5 MUST-DOS IN BHOPAL
ADMIRE THE BEAUTY OF THE LAKES
This is undoubtedly my favourite pastime in Bhopal. The city has not one but two stunningly gorgeous lakes fed by the river Kolas, and divided from each other by an over bridge. The Upper Lake’s (also known as Bada Talaab) walkway is a great stretch to people watch while gawking at the lake views. In the centre of the lake is a dargah of a local Muslim saint known as Shah Ali Shah. After capturing the spectacular sunset in your camera set out to do some sailing or paddle boating. Don’t leave without trying the chana jor garam (a popular Indian snack made from flattened, fried chickpeas seasoned with spices) spiked with lemon and fiery chaat masala.
PAY HOMAGE TO ART AT THE SANCHI STUPA
This glorious Buddhist monument is literally history set in stone. It was originally commissioned by emperor Ashoka the Great in the 3rd century BCE and earned the World Heritage tag by UNESCO in 1989. In all there are 50 structures, big and small including three main stupas, several smaller stupas, remains of a huge water tank, numerous small temples, etc. Stupa no. 1, or the Great Stupa is the principal monument here. It is believed that the Sanchi Stupa houses the relics of the Buddha. The pillared gateways or toranas have Jataka stories, which narrate previous births of Buddha and several of his life events. Look out for Queen Maya’s dream with the descending elephant. It takes a good 2-3 hours to explore the monument and its surroundings.
DIVE INTO TRIBAL HERITAGE AT THE TRIBAL MUSEUM
This is one of the biggest attractions in Bhopal and a must-visit even if you are not a history buff. The museum celebrates ways of life practiced by the seven major tribes in the state — the Gond, Bhil, Korku, Baiga, Sahariya, Kol and Bhariya — through their crafts. The dramatically lit artifacts include replica tribal houses, ritual sites and stunning artisan pieces including trees carved into elaborate wedding pillars. My favourite gallery is the games gallery, which takes you back to your childhood games. There is also an amphitheatre inside the museum, which hosts plays from time to time. After a tour of the museum empty your wallet at Chinhari, the handicraft store.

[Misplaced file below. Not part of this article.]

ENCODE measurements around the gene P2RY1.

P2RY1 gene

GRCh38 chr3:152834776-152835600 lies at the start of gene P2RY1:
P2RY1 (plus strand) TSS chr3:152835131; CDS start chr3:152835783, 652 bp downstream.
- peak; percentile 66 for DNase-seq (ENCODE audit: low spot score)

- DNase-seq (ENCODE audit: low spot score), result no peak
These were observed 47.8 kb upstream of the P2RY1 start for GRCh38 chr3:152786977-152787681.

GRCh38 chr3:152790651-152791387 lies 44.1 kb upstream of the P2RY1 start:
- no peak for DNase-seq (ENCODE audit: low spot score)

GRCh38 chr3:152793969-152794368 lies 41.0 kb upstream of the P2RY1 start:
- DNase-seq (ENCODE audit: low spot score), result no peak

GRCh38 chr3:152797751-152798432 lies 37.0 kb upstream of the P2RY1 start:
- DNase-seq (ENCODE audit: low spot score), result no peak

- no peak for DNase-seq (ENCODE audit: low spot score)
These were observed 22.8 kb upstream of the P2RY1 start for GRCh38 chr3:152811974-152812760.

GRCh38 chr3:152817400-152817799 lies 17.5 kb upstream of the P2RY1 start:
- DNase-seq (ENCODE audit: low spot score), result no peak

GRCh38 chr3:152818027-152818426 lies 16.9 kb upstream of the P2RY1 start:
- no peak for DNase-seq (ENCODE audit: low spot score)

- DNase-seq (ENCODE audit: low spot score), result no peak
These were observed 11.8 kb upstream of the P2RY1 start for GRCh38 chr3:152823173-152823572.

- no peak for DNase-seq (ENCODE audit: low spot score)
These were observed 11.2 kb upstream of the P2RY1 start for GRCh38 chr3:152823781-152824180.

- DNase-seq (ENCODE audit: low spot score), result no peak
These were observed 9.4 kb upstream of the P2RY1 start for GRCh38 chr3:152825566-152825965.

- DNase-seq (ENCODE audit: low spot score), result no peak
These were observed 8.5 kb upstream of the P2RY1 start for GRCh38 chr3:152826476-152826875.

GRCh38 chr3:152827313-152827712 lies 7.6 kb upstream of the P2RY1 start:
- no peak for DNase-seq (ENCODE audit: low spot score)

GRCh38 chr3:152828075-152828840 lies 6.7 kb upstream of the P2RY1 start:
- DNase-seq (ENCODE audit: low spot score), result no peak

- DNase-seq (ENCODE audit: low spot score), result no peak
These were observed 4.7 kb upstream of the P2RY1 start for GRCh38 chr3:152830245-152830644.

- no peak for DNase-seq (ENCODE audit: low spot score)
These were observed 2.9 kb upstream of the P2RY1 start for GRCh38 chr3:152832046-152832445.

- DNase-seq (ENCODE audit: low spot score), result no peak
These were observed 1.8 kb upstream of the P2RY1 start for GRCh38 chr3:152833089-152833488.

EAT YOUR HEART OUT AT CHATORI GALI
From simple comfort food and hearty street fare to spreads that hark back to the city’s royal past, there is something for every kind of foodie in Bhopal. But if you have just a couple of hours to eat and drink your way through Bhopal, then there is just one place you need to head to — Chatori Gali (chatori translates literally to someone who loves eating). Chatori Gali is to Bhopal what Chowk Bazaar is to Lucknow and Chandni Chowk is to New Delhi. Begin with the sugary Suleimani chai. It may look like a regular tea but wait till you take the first sip. The salt in the tea hits you like a bolt from the blue. For the best Suleimani chai head to Jamal Bhai’s tea shop, where it is served out of a large samovar. If you get there early you will be able to taste the city’s favourite breakfast of poha jalebi (a dish made of fattened rice fakes tempered with mustard seeds, turmeric and onions, served with a coiled dessert soaked in sugar syrup). The combination of spicy poha topped with sev and piping hot, crunchy jalebis are a match made in heaven. Don’t leave without trying the softest and moistest kebabs at Jhilli Miyan’s stall. The paya here hits 9.9 on the umami Richter scale.
VISIT THE JEHAN NUMA PALACE FOR A DOSE OF HISTORY
This 19th century property perched on Shamla Hill used to be a royal residence. Grandsons of the owners of the palace decided to convert it into a hotel where guests could get a taste of royal Bhopali hospitality and cuisine. The charming marbled corridors hold antique chandeliers, sepia-tinted photographs of erstwhile nawabs, rare paintings and artifacts from a bygone era. There is a stable on the premises and pedigreed horses trot around at all times . After a tour of the property relax on the cute wrought iron benches in the beautifully manicured garden studded with a mosaic fountain and dine under a 100 year old mango tree. The dishes are from the royal kitchens and the service princely.
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